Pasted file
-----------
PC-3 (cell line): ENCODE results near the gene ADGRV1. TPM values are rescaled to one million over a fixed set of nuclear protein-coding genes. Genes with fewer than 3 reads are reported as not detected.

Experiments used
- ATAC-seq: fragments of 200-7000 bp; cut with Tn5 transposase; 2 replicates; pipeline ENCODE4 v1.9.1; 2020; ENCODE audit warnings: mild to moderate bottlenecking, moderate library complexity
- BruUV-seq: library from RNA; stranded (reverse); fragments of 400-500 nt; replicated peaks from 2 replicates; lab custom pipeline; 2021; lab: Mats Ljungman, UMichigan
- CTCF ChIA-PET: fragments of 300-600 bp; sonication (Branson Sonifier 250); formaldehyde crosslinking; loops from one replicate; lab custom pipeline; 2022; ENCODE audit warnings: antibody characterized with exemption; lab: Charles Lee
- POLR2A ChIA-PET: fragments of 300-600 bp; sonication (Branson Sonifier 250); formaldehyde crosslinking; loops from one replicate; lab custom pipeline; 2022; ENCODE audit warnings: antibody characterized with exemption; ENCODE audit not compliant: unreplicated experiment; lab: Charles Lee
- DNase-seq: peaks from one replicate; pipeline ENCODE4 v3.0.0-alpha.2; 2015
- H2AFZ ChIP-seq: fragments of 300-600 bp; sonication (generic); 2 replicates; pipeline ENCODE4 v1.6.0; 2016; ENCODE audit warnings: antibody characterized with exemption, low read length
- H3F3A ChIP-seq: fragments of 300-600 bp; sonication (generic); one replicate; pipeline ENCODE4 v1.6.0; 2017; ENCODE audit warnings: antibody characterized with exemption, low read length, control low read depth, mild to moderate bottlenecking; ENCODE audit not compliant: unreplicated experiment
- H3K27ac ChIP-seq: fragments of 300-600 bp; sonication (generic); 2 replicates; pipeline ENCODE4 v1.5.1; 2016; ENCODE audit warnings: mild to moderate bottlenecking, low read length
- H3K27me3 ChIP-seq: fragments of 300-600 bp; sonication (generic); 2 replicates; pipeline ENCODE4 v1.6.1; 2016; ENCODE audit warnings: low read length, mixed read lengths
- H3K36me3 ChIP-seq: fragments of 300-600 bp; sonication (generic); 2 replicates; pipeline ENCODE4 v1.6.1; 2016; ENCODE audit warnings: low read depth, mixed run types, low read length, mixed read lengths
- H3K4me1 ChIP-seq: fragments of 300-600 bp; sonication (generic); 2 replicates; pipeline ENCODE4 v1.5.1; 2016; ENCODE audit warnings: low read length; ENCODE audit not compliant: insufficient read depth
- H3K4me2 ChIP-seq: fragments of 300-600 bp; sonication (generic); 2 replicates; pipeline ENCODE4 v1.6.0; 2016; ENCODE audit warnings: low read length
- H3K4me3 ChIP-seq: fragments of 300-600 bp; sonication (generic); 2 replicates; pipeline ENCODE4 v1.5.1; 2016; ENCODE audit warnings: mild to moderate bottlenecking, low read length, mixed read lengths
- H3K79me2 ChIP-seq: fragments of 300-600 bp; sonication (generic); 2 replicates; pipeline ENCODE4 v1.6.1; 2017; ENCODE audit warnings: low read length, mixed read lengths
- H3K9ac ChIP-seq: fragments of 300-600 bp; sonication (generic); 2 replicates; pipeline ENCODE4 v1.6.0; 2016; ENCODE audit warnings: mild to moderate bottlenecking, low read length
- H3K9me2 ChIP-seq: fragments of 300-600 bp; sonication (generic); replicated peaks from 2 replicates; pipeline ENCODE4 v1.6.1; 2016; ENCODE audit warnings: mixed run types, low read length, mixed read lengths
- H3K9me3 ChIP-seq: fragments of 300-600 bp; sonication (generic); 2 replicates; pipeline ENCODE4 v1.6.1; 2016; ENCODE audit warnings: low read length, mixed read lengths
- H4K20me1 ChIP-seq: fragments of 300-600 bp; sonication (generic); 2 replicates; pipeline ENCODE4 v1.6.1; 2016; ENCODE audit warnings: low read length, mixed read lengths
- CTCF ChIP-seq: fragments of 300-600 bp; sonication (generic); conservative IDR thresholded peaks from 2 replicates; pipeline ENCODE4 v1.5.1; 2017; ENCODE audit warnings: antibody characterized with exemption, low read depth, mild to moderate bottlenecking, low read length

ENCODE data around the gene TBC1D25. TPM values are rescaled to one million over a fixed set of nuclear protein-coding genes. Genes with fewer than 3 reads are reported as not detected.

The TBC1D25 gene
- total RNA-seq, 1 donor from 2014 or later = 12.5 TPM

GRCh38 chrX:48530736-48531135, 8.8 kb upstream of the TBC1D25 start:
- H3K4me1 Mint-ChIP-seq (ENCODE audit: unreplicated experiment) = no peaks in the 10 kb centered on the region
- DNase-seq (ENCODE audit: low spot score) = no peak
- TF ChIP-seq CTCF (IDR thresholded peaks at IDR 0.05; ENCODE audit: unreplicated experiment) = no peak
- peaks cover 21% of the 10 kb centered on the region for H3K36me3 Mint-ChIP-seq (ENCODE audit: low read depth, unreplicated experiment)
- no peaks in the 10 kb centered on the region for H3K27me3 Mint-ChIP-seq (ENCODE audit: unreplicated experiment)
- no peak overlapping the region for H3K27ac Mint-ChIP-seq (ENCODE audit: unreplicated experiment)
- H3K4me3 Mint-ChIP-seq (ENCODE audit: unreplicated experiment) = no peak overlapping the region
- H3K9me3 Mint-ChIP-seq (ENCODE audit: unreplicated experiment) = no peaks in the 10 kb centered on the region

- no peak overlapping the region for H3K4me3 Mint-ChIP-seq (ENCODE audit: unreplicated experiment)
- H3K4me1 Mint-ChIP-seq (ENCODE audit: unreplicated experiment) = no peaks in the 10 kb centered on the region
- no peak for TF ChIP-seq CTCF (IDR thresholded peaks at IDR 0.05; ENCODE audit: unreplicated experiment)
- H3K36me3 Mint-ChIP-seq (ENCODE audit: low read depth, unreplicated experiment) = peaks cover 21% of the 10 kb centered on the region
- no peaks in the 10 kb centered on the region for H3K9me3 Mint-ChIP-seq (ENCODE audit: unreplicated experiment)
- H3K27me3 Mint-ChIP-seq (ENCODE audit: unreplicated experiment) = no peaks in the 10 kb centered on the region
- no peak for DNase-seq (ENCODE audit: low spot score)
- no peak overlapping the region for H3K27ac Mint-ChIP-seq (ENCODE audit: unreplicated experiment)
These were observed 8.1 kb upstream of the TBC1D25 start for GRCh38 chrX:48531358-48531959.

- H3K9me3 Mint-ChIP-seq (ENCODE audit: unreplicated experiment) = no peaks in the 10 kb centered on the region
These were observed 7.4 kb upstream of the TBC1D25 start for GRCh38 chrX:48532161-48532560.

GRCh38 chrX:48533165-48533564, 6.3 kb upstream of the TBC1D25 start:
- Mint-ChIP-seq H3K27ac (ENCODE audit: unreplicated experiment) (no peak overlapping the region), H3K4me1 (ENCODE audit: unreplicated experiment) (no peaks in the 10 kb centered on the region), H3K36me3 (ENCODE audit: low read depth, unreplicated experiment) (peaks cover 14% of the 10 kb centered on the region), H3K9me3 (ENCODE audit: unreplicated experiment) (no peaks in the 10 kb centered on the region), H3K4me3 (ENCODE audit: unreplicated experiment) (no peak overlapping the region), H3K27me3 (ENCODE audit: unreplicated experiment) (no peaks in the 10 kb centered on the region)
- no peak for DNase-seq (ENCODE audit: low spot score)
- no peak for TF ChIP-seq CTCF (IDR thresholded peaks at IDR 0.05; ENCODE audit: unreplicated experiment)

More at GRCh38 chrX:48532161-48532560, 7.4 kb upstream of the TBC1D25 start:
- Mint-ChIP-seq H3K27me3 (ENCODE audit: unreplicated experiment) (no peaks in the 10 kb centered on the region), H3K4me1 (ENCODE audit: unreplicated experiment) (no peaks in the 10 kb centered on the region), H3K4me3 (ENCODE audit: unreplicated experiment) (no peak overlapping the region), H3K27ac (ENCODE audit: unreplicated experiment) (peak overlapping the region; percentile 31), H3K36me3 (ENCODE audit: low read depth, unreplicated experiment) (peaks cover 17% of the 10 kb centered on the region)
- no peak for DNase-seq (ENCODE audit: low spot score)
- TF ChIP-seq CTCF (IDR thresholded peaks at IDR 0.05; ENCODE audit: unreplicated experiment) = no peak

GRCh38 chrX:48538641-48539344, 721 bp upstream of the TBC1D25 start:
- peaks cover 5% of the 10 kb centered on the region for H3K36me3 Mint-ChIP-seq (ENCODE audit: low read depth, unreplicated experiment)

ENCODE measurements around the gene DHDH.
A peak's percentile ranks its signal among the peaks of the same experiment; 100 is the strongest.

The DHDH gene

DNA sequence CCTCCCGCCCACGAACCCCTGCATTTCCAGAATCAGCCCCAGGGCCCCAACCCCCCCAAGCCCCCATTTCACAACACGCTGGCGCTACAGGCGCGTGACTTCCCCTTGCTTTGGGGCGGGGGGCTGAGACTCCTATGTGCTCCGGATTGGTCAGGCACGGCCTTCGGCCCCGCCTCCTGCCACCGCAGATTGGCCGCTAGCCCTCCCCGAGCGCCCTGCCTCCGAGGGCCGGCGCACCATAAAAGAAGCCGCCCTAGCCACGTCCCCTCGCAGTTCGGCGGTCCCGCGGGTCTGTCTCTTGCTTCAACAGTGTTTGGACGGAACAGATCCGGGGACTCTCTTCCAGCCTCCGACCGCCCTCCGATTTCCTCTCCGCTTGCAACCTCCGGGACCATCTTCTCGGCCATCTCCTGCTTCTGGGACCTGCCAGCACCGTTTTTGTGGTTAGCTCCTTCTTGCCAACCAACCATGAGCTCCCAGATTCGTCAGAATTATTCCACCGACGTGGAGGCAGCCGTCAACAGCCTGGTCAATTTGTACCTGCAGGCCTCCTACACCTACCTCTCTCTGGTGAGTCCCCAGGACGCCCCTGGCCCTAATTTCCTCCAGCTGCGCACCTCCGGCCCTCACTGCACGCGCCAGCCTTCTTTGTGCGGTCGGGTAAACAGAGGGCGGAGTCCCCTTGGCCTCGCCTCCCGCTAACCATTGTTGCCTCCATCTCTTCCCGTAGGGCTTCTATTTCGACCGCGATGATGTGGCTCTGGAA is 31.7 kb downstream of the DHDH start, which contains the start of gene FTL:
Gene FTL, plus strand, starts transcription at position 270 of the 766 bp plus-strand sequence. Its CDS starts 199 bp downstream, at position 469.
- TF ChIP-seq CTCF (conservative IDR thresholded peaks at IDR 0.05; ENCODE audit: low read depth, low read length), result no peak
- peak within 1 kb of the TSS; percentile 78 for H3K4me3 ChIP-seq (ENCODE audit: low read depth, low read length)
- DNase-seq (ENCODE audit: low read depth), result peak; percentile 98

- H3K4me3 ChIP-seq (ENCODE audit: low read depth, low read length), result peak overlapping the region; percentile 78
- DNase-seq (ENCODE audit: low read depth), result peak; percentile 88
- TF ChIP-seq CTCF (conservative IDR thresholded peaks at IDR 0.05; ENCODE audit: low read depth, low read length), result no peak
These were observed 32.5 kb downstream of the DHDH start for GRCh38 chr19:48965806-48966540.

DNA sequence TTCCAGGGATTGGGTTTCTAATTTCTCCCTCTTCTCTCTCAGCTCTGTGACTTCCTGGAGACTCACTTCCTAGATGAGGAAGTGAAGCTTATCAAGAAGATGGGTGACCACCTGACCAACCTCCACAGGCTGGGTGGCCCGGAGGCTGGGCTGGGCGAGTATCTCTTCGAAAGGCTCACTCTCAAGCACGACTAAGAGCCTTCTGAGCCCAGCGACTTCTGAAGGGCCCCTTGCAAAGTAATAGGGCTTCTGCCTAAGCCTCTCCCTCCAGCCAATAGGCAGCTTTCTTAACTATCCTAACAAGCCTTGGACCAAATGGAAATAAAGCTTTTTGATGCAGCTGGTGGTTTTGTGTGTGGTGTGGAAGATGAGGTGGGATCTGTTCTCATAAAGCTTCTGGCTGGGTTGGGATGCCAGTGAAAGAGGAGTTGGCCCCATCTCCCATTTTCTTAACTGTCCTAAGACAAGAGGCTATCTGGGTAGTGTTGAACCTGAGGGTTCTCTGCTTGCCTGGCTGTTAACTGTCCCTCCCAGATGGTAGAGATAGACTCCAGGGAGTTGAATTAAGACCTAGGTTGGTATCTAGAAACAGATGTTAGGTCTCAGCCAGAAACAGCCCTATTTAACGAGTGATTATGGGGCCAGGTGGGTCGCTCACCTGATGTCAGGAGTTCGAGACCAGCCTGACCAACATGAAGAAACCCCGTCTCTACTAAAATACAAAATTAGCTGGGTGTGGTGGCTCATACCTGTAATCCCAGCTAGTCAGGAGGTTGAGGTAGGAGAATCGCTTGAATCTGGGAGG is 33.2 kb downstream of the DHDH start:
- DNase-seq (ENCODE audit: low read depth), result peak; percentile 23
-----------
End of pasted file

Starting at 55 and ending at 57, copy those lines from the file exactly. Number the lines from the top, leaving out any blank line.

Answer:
ENCODE measurements around the gene DHDH.
A peak's percentile ranks its signal among the peaks of the same experiment; 100 is the strongest.

The DHDH gene